Politics is a profession?

One of the rare consensuses that exist around the relevance of someone in the Latin American sphere conceives Jorge Luis Borges in the parnassus of literary excellence in the region. Overcoming the bias of his nationality and political militancy, Borges stands as the undisputed writer whose legacy continues to amaze. In 1981 Mario Vargas Llosa interviewed him in his modest apartment in downtown Buenos Aires where he lived.

The detailed dialogue gives room for a review of the life of the 82-year-old, his sentimental formation, his literary tastes, his obsessions. Vargas Llosa also asks Borges two questions that, due to their nature and my dedication, catch my attention. In the first he asks him about his ideal political regime. In the second, he asks him if there is any contemporary politician he admires.

These are two central questions in the political order because, as Giovanni Sartori pointed out in a brilliant metaphor, they concern “the machines and the machinists”, the institutions and those who drive them. Two questions posed to a major figure of the last century, whose answers cannot go unnoticed since they fit perfectly into a specific context and help to define the spirit of the times.

The first has a more personal component. It refers to how an individual situates himself in the world. Borges, who admits to being disconcerted and disheartened – “like all my countrymen”, he adds- declares himself an old Spencerian anarchist who believes that the State is an evil, “but for the moment it is a necessary evil”. The second one interests me more for the purposes of this article. The man who died in Geneva five years later replies: “I don’t know if one can admire politicians, people who dedicate themselves to agree, to bribe, to smile, to be portrayed and, excuse me, to be popular…”.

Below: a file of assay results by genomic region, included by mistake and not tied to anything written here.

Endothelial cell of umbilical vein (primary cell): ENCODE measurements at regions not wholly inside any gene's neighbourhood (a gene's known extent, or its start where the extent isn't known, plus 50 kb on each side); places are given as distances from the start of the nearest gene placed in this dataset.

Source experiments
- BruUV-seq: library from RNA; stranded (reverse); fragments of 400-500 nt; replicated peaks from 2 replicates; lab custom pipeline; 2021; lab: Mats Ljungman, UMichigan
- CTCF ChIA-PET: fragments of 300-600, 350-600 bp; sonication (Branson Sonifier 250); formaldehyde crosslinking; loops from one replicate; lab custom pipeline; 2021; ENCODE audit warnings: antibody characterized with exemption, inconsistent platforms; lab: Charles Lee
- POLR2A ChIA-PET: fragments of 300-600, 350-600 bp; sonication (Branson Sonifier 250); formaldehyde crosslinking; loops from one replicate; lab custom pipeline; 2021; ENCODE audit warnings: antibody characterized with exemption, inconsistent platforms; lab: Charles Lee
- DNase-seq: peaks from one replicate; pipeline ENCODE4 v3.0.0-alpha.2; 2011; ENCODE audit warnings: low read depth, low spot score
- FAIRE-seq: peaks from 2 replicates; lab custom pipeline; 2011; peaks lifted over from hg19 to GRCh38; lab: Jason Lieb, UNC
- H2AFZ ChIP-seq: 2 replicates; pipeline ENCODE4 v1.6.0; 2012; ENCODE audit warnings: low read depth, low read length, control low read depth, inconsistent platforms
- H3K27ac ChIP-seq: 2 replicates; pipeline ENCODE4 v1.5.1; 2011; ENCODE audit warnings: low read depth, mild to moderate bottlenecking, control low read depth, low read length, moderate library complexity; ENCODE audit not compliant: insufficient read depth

Borges apparently hesitates in relation to the admiration that the political class might generate in him, but the premises of his qualification lead him to an obvious critical position. However, leaving it aside, I believe that five central characteristics of the work of politicians cannot be better enunciated. Let’s take them one by one.

Politicians are “people who are in the business of agreeing”. Politics exists as long as there is conflict; conflict management is its purpose and compromise is a kind of solution, probably partial and temporary. Reaching agreements means mitigating confrontation; the polarization that is so much in vogue everywhere today means the breakdown of this logic.

However, it is another thing to encapsulate oneself under the umbrella of a closed and exclusive political caste. The Salvadoran regime established after the 1992 peace accords conferred power to the antagonists of the war who consolidated a political regime in which ARENA and the FMLN monopolized power for 27 years, something that had already happened in Colombia under the National Front regime between the Liberal Party and the Conservative Party.